An improved Colorado Springs economy helped propel buyer demand for new homes during the first quarter.
Building permits issued for single-family homes in El Paso County totaled 970 during the first three months of the year, a 22.2 percent increase over the same period last year, says a Monday report by the Pikes Peak Regional Building Department.
In March, permits for single-family homes totaled 376, nearly 10 percent higher on a year-over-year basis.
The Springs has added nearly 25,000 jobs over the past three years, according to the U.S. Bureau of Labor Statistics. Job growth is one of the biggest factors driving the demand for housing, homebuilders say.
Mortgage rates, meanwhile, remain low by historical standards even as they've ticked up since the first of the year. Last week, they averaged 4.44 percent nationally for a 30-year, fixed-rate loan, according to mortgage buyer Freddie Mac.
"The market is still very strong," said Mike DeGrant, board president of the Housing & Building Association of Colorado Springs. "We're excited about the economy and where we're at today locally."
Builders probably could be erecting even more homes, but they lack available sites on which to build, DeGrant said.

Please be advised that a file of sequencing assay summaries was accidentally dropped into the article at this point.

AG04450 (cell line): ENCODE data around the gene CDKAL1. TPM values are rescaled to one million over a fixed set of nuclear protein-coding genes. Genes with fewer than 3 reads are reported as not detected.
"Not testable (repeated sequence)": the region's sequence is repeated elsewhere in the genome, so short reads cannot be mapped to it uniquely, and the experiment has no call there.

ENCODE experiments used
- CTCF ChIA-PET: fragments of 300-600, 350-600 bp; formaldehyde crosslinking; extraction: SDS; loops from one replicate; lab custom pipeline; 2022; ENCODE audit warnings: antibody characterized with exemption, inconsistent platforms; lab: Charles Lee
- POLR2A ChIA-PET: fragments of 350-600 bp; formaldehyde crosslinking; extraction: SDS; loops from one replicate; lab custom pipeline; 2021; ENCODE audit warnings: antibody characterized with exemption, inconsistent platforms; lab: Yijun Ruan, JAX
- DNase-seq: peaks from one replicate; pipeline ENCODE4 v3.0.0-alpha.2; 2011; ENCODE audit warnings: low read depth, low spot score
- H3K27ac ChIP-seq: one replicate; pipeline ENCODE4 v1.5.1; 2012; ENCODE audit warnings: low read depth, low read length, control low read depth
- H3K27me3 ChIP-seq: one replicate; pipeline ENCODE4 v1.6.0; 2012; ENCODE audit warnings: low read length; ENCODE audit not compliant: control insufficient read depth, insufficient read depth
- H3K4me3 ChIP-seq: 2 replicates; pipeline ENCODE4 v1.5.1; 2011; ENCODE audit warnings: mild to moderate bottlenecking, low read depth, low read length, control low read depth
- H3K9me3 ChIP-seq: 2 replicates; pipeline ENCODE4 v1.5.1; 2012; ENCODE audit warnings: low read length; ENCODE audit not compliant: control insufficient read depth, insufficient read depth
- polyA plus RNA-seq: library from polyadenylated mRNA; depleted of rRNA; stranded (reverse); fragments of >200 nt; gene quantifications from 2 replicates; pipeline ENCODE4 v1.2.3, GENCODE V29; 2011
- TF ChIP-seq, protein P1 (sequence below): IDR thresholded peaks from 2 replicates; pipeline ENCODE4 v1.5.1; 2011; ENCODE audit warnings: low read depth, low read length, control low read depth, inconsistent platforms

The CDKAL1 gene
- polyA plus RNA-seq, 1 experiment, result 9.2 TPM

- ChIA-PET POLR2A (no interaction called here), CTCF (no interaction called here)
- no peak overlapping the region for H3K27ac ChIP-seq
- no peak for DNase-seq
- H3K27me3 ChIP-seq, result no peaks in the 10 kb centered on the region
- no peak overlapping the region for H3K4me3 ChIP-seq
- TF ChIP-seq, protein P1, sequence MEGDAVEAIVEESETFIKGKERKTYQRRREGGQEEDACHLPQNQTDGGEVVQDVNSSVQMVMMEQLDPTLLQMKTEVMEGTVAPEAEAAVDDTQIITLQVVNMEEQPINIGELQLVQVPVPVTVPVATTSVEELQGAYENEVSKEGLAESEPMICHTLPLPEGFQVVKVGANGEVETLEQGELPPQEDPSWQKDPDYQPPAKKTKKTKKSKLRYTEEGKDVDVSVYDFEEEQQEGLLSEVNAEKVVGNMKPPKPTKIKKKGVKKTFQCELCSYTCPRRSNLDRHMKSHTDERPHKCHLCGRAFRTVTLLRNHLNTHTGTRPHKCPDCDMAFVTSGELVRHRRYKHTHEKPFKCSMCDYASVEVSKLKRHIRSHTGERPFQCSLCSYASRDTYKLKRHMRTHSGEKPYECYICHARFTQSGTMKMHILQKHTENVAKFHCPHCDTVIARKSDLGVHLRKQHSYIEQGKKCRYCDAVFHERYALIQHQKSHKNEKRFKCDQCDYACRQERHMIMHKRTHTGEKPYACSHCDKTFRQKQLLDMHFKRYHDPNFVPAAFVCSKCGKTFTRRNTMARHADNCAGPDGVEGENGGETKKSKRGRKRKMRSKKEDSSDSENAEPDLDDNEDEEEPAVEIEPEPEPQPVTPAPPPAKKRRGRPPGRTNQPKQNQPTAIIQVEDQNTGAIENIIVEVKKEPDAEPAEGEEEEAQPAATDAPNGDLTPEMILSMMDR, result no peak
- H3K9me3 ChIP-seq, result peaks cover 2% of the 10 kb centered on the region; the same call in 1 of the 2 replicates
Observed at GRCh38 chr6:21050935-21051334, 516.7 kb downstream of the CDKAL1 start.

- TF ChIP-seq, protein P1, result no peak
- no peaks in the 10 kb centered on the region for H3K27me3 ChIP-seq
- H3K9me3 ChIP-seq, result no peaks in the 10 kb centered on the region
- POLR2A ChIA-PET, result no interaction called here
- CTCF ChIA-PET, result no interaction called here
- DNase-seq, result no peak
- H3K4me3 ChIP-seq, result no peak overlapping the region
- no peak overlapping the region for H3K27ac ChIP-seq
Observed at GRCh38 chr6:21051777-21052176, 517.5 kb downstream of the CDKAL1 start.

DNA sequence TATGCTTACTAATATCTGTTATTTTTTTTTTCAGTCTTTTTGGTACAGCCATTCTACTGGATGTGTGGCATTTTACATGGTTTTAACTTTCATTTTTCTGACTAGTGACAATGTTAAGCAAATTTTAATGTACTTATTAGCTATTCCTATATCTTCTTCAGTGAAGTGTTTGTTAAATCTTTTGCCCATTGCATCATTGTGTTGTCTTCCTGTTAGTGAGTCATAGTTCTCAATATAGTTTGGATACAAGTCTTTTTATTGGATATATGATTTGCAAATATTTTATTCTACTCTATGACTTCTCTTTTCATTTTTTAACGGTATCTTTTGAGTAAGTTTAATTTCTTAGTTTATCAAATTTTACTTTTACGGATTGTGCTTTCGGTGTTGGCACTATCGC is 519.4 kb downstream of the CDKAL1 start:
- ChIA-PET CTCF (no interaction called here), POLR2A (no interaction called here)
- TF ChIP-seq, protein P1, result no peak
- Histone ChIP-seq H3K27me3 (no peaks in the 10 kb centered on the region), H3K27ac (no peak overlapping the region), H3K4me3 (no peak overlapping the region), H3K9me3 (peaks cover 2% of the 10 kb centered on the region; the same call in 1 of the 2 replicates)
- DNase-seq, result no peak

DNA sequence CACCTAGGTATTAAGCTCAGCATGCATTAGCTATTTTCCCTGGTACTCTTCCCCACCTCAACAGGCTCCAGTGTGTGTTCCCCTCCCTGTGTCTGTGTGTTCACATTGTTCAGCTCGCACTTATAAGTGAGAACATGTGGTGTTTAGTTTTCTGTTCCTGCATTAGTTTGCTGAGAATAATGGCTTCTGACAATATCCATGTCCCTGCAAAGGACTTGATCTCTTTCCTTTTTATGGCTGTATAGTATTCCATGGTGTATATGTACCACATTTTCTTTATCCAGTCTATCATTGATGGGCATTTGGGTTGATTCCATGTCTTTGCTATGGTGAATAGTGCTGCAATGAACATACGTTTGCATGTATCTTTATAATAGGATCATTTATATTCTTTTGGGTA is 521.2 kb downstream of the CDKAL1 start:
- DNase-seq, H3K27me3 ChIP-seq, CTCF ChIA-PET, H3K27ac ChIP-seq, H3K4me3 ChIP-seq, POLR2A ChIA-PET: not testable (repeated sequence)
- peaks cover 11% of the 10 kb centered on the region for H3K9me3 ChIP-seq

"If we could solve that problem, our sales and permits would be better than they are now," he said.
Despite the lot shortage and rising mortgage rates, builders expect housing demand to remain strong through the remainder of 2018 and into 2019, DeGrant said.
"If interest rates go up, it will slow down buyers moving up a little bit. Do I want to move up, or do I want to remodel what I'm in currently and hang out for a while?" DeGrant said.
"It will definitely have an effect. How big of an effect? Hopefully we don't see skyrocketing interest rates. Hopefully they hold below 6 percent, down in that 5 to 5 1/2 percent range. Then I think we've got a pretty constant, steady market."
Economists, business people and government officials follow the homebuilding industry because it's a major part of the Springs-area economy.
The industry employs thousands of drywallers, plumbers, electricians and the like, whose spending helps fuel the local economy.
At the same time, Colorado Springs and other local governments collect taxes on building material sales. Those revenues help fund roads, parks, public safety and other services,
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